The airport decided to unleash its service at no cost: Denver (DIA) is an interesting case, being one of a few early airports in which Wi-Fi was built by Nokia when it thought it might become a Wi-Fi infrastructure player. As I wrote in Nov. 2001 in a story in the New York Times, the airport had a fully functional system and couldn't find an operator. Nokia was, in fact, paying them a promised fee even though it wasn't providing access. The next summer, they were lit up.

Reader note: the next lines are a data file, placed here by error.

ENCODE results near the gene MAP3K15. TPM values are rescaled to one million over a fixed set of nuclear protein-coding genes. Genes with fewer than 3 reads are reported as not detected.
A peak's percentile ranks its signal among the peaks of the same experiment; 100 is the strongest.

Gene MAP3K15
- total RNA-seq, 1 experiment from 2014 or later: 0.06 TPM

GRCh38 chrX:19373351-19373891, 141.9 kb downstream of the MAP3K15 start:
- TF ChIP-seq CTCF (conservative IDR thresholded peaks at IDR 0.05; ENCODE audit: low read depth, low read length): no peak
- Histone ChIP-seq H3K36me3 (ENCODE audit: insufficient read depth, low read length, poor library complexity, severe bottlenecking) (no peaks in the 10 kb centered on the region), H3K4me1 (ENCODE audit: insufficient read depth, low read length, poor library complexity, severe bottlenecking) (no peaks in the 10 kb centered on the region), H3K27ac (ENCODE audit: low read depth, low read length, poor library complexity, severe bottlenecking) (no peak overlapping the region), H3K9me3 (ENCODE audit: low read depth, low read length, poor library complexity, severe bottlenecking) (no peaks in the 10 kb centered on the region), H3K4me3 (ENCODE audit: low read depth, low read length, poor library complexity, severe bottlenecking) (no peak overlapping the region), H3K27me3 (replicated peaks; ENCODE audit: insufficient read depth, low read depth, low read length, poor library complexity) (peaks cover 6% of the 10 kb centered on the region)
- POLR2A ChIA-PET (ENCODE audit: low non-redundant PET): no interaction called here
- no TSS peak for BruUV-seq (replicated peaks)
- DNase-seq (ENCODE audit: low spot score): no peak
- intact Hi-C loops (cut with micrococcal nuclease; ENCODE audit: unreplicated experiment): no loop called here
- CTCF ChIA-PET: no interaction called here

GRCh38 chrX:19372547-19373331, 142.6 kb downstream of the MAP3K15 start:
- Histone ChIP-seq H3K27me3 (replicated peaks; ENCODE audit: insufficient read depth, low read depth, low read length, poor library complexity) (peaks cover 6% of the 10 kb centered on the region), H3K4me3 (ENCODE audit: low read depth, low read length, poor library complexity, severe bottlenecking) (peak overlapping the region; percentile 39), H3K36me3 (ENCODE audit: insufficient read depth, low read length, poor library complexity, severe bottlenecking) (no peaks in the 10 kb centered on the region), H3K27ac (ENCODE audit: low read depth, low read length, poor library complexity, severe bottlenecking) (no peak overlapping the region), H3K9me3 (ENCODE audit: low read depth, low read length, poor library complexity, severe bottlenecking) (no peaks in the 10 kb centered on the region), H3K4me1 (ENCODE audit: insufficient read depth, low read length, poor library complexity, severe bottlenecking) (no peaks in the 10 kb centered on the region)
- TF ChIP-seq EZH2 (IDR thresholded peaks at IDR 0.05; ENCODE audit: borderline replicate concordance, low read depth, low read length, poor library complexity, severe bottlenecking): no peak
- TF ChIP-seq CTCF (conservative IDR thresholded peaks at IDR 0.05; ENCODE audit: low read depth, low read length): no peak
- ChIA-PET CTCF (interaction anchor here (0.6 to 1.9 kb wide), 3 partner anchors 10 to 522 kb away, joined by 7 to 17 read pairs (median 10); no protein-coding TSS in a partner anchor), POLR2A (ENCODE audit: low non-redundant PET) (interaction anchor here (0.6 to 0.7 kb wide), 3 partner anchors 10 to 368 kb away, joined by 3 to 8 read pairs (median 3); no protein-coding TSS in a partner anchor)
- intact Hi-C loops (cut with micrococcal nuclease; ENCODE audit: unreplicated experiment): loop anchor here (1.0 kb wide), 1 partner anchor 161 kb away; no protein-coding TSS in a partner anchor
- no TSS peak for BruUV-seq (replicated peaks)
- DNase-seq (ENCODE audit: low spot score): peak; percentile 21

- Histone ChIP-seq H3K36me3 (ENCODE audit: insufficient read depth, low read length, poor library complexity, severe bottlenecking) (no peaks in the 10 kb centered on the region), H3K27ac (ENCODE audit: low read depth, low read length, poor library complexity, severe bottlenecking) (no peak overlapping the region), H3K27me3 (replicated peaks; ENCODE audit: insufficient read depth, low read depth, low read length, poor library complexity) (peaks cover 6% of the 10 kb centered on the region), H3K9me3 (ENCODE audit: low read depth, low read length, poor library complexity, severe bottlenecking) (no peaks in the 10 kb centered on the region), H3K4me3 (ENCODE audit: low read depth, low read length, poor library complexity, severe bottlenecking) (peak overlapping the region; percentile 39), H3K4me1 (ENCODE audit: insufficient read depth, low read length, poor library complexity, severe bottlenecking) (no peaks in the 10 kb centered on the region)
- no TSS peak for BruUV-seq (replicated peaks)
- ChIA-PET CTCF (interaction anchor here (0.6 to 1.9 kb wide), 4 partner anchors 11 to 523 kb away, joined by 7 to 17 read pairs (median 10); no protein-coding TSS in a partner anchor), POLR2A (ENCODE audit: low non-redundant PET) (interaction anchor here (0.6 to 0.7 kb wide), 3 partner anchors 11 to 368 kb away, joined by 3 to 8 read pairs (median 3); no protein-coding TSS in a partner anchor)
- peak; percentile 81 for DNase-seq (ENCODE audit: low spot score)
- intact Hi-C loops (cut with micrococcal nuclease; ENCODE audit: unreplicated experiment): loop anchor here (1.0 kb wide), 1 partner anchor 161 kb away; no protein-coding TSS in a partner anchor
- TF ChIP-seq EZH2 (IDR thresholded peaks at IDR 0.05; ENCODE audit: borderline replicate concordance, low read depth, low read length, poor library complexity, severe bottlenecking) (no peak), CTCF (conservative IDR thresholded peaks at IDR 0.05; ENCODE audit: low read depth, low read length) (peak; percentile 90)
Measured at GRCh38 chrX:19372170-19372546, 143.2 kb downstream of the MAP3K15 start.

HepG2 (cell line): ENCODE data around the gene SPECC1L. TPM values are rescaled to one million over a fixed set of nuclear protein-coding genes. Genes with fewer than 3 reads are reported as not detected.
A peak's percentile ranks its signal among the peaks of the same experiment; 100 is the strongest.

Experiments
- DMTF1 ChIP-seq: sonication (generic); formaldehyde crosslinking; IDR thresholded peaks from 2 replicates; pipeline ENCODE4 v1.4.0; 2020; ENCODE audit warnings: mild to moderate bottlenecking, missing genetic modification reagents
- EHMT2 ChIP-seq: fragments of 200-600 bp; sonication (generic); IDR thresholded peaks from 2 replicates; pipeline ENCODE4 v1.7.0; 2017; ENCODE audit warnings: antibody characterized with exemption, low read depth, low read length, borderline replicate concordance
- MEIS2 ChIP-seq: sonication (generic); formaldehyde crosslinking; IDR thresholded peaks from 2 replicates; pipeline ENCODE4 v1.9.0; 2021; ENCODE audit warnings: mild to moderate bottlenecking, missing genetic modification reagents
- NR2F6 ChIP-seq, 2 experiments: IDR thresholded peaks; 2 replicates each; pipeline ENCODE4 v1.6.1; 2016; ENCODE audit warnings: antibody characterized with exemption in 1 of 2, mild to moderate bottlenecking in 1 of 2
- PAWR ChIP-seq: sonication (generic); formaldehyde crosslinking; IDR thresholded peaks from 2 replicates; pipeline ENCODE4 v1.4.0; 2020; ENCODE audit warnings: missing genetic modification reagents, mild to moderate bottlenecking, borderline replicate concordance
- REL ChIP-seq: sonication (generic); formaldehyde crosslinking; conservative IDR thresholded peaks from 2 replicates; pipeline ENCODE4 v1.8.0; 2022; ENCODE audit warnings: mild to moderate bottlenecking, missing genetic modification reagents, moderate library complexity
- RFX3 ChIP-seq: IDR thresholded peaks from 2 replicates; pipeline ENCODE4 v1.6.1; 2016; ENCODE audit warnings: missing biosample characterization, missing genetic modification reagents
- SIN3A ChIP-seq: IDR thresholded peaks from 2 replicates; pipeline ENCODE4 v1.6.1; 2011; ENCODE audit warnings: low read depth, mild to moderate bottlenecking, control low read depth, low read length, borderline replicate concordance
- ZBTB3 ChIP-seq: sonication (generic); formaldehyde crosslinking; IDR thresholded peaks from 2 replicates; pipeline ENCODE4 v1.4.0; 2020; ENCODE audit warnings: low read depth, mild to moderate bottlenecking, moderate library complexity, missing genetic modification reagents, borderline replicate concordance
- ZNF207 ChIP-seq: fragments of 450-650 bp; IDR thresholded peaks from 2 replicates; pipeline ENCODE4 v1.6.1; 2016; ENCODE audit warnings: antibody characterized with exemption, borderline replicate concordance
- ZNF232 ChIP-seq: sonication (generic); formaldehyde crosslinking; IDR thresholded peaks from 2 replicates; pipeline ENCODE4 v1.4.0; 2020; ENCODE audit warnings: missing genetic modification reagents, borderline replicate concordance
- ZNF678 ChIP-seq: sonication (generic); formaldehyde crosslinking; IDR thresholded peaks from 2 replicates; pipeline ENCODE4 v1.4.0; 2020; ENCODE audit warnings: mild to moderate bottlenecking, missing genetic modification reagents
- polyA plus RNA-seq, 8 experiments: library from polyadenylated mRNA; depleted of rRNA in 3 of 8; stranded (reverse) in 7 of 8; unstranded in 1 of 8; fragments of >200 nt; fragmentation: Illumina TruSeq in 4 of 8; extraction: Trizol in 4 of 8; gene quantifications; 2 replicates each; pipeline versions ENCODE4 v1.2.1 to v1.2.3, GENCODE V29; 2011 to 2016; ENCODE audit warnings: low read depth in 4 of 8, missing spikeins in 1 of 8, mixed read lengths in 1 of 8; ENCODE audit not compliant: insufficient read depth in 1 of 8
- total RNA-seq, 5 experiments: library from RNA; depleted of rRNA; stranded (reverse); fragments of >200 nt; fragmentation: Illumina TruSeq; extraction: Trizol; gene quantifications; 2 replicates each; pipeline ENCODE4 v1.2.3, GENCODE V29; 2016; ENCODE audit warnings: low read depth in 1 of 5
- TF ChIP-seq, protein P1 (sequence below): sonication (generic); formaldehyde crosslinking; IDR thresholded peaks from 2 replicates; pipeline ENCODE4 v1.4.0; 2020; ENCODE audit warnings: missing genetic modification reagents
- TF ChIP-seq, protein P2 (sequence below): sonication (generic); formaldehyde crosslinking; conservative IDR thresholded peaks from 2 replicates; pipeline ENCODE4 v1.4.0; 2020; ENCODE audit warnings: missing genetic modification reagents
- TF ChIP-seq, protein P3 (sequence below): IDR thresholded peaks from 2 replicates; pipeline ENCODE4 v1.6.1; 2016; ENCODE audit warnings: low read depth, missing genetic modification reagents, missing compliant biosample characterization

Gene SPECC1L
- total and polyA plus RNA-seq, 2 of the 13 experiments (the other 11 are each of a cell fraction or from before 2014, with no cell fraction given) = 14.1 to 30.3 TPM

None of the country's or world's largest airports offer free Wi-Fi, while many still large but second-tier airports charge nothing, like Las Vegas, Sacramento, Portland (Ore.), and Phoenix. Denver was seeing about 19,000 to 20,000 monthly sessions at a fee, and now sees 10 times that number--without really advertising the fact until today that service was available at no charge.
I don't see this as a trend--there are typically too many expenses and too many contracts involved in providing large-airport Wi-Fi for the costs to be subsidized. Denver may have chosen to go free as a competitive move against Salt Lake City, Dallas, Chicago, and Minneapolis to get passengers from those hubs. The airport's explanation is rather thin.